Because students with disabilities are included in the statewide assessment system, they must have access to the general education curriculum that is tested using this system. This access may be with or without accommodations and can include alternate assessments; however, due to these requirements, all students must have standards-based goals. Standards-based goals are defined as annual, measurable goals aligned to enrolled grade-level TEKS or Pre-Kindergarten Guidelines.
The IEP must include a statement of measurable annual goals, which relate to:
- Meeting the student's needs that result from the student's disability to enable the student to be involved in and progress in the general curriculum, and
- Meeting each of the student's other educational needs that result from the student's disability.
Each measurable annual goal must contain each of the following components:
- Timeframe: Identifies the amount of time in the goal period and is usually specified in the number of weeks or a certain date for completion.
- Conditions: Describe the specific resources that must be present for a child to reach the goal. The condition of the goal should relate to the behavior being measured.
- Behavior: Represents an action that can be directly observed, measured, and monitored.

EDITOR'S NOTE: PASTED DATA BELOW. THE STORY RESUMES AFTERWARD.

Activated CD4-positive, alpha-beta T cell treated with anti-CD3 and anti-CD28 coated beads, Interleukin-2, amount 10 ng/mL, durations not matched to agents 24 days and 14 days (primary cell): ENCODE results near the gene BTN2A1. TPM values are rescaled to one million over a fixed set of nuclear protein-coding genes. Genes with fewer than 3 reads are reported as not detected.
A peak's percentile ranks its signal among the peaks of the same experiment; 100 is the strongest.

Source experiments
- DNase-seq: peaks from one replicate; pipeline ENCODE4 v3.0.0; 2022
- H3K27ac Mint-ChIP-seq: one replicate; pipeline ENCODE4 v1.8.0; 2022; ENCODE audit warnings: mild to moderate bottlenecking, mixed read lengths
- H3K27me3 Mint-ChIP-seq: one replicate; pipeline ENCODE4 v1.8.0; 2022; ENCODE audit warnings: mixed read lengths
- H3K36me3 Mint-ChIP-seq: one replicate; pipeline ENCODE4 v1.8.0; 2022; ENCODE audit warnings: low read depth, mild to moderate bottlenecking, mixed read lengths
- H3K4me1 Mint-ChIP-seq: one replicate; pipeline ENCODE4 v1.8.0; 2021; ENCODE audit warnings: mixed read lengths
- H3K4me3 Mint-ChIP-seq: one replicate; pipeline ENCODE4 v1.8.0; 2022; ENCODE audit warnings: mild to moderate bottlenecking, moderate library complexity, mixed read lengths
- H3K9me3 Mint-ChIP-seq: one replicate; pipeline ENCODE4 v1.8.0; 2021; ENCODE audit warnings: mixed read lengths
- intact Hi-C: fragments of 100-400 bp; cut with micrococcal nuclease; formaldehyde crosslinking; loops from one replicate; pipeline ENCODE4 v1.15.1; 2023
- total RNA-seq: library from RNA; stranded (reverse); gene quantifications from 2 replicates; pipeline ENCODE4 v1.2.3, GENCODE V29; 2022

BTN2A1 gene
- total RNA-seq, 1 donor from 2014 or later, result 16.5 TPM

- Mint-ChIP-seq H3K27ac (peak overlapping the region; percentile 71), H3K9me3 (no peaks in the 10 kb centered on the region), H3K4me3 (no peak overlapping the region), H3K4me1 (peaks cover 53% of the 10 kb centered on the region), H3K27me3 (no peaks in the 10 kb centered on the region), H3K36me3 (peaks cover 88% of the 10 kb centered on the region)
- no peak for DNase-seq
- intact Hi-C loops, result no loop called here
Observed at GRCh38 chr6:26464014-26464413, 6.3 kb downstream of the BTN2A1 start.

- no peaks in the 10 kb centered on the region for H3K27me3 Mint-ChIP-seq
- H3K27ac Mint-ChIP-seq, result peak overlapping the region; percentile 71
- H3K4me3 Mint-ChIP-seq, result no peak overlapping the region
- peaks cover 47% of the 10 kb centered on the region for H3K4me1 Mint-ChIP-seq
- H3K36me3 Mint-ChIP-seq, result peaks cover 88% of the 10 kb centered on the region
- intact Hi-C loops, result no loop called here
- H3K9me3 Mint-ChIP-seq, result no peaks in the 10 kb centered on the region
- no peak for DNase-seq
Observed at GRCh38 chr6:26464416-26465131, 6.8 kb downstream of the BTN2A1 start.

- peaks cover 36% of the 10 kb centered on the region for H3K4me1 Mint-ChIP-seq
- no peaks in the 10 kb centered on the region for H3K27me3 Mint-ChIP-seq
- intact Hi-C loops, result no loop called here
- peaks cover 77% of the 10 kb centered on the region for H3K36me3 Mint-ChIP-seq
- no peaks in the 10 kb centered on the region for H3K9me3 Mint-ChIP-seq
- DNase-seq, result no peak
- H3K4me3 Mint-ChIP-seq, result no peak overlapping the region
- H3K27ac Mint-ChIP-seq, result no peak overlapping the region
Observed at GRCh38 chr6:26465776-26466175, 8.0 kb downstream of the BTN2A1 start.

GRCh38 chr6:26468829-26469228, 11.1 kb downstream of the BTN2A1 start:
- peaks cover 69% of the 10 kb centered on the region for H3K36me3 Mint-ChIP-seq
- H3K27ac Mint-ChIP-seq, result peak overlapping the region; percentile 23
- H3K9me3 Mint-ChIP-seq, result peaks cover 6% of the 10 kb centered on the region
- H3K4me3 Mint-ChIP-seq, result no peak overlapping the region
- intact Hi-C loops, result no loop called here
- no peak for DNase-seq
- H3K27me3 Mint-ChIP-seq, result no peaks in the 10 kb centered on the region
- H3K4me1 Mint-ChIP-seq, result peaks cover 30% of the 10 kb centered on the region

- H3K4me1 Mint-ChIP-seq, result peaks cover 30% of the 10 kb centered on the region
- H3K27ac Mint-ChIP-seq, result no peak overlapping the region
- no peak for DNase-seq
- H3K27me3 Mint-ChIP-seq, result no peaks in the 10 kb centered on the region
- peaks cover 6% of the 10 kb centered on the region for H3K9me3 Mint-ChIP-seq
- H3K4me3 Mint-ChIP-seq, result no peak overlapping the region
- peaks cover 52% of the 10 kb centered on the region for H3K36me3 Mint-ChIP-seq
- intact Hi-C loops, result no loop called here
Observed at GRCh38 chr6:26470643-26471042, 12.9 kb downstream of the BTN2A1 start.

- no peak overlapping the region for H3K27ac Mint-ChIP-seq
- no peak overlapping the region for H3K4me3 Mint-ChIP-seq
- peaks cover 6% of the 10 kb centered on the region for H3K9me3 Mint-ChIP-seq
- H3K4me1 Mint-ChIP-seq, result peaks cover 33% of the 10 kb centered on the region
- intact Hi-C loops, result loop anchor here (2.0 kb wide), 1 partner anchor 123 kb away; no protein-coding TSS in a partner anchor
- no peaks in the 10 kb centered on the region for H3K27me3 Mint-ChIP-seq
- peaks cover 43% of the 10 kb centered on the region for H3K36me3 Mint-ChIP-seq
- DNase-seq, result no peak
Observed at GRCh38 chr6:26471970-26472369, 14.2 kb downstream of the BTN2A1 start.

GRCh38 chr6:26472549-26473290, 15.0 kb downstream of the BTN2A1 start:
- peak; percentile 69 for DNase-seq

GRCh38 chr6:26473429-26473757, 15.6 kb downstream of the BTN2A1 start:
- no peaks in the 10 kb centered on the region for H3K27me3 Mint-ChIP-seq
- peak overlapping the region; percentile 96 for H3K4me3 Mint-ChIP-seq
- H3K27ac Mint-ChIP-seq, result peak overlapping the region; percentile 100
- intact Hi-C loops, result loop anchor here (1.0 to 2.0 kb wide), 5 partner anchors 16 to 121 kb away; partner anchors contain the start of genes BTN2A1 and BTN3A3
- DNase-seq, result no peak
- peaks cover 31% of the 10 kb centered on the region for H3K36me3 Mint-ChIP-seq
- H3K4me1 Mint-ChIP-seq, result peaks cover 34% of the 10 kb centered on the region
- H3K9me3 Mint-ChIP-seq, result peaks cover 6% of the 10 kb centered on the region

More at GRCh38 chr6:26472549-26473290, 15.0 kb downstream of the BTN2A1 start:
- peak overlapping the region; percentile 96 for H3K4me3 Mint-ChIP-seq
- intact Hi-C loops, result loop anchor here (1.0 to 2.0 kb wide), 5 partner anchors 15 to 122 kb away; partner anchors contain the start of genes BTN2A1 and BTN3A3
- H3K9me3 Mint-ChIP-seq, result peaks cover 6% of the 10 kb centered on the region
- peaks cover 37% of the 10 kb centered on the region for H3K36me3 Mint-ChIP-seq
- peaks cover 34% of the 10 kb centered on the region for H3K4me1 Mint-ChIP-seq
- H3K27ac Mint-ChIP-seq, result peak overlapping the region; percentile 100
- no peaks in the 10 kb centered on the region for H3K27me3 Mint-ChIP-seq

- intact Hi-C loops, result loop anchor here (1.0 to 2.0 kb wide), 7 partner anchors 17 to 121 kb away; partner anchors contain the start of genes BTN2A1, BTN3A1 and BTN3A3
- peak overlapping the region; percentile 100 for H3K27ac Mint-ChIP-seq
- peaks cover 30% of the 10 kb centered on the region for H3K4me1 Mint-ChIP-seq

- Criterion: Identifies how much, how often, or to what standard the behavior must occur to demonstrate that the goal has been met.
Every student receiving special education services must have at least one measurable annual goal.
All students whose course content is modified and/or who take alternate assessments aligned to alternate assessment standards must have both annual goals and short-term objectives/benchmarks.
In the development of standards-based measurable annual goals for a student, the ARD Committee should:
- Specify the specially designed instruction that the student requires to achieve his/her annual goal(s)
- Develop strategies that will assist the student in achieving his/her annual goal(s)
BISD will draft measurable, intermediate steps (short-term objectives/benchmarks) for each annual goal to assist families, students, and educators in monitoring progress during the year, and, if appropriate, revising the IEP to address the student's instructional needs.